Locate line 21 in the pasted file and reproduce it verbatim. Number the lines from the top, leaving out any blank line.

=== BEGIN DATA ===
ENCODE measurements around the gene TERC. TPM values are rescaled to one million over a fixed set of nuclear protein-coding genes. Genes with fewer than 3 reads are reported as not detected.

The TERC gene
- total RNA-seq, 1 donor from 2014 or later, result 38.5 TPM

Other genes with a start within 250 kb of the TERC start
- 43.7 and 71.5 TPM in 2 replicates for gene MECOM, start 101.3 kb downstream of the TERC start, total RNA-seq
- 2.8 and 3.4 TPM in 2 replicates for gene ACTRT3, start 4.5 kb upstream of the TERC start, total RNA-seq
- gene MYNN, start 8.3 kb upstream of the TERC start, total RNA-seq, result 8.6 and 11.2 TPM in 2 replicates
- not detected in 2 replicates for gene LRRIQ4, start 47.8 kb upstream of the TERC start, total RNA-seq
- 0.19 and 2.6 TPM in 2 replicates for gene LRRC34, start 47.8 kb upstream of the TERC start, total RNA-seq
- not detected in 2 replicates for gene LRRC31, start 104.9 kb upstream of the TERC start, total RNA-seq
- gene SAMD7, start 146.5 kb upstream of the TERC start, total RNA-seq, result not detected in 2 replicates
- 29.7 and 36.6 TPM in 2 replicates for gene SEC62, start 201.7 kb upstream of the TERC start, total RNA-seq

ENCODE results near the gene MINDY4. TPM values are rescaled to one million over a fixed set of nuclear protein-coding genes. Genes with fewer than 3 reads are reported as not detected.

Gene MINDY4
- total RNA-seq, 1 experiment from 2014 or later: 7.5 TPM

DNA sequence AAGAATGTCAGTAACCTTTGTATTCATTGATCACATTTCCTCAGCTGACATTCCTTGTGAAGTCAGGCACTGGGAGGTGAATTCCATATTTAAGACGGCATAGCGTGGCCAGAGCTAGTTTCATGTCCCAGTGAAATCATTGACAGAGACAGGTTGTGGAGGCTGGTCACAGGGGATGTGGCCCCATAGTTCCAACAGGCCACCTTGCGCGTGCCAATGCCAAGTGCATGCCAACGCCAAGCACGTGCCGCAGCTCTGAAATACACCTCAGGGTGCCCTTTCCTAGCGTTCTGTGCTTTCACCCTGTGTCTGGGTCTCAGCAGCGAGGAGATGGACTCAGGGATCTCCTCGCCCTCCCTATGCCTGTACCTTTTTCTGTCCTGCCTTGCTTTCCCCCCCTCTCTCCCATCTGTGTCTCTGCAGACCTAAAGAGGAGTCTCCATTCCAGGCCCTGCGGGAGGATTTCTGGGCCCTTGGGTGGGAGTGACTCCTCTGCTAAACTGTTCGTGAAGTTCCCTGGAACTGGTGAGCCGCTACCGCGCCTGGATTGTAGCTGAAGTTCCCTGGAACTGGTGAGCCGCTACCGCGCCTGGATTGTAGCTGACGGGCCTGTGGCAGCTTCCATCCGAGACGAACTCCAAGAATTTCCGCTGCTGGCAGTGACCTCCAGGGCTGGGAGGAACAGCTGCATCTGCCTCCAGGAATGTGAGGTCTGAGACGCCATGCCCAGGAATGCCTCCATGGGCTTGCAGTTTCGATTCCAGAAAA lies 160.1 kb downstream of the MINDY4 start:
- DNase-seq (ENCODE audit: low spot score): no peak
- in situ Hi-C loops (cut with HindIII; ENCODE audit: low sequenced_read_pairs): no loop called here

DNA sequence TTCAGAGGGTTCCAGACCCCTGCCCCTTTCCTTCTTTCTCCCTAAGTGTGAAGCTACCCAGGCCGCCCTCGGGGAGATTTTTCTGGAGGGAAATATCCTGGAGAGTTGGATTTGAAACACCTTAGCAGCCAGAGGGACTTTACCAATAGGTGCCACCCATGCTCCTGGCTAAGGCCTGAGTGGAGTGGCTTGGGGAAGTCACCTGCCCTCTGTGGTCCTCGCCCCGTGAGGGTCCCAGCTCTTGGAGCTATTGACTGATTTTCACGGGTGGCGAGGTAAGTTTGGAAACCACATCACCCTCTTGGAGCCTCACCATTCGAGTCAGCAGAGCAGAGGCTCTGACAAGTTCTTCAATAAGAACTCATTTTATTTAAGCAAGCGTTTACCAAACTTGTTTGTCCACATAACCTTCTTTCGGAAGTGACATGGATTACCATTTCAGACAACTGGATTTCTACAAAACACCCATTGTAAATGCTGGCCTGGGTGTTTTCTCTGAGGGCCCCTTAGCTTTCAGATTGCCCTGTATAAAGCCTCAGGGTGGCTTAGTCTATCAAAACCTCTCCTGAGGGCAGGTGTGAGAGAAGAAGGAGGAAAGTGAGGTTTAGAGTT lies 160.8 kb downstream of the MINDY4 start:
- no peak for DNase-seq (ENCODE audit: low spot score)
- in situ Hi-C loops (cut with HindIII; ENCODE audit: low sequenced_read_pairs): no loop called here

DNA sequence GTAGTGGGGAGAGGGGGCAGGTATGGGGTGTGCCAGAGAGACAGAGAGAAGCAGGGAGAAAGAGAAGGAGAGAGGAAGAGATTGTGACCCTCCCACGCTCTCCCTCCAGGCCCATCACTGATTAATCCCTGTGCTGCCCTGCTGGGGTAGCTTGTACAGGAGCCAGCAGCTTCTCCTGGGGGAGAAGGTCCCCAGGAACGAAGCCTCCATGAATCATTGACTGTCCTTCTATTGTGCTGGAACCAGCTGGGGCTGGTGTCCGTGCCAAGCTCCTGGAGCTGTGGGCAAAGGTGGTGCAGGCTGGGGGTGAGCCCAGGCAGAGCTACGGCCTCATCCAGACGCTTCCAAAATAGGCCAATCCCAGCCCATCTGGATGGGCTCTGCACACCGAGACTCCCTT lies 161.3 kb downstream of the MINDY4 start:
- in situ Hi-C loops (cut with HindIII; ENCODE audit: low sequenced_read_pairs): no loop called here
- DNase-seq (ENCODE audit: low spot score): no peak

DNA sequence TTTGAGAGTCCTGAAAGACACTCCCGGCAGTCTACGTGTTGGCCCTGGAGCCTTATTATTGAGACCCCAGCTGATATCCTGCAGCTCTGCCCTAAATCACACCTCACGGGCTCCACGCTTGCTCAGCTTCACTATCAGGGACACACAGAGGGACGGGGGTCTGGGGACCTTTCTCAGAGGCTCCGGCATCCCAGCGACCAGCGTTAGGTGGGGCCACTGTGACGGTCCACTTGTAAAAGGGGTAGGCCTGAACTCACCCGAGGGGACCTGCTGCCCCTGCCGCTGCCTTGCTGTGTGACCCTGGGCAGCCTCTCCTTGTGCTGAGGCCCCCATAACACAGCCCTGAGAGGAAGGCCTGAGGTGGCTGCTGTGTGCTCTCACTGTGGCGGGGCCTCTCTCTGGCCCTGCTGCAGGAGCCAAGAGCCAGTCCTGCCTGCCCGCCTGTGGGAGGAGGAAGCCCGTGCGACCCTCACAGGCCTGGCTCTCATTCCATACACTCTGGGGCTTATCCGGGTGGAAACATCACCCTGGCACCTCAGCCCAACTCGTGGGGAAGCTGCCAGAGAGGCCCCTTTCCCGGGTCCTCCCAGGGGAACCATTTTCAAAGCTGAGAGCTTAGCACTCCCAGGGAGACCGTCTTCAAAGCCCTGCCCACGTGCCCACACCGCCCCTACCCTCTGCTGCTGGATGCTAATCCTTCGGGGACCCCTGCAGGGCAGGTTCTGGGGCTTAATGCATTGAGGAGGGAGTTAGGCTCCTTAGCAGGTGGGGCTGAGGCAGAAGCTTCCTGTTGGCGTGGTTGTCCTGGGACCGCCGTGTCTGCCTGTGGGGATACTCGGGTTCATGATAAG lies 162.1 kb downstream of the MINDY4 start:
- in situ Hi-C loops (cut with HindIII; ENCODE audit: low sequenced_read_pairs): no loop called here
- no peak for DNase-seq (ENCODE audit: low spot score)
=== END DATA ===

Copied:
- in situ Hi-C loops (cut with HindIII; ENCODE audit: low sequenced_read_pairs): no loop called here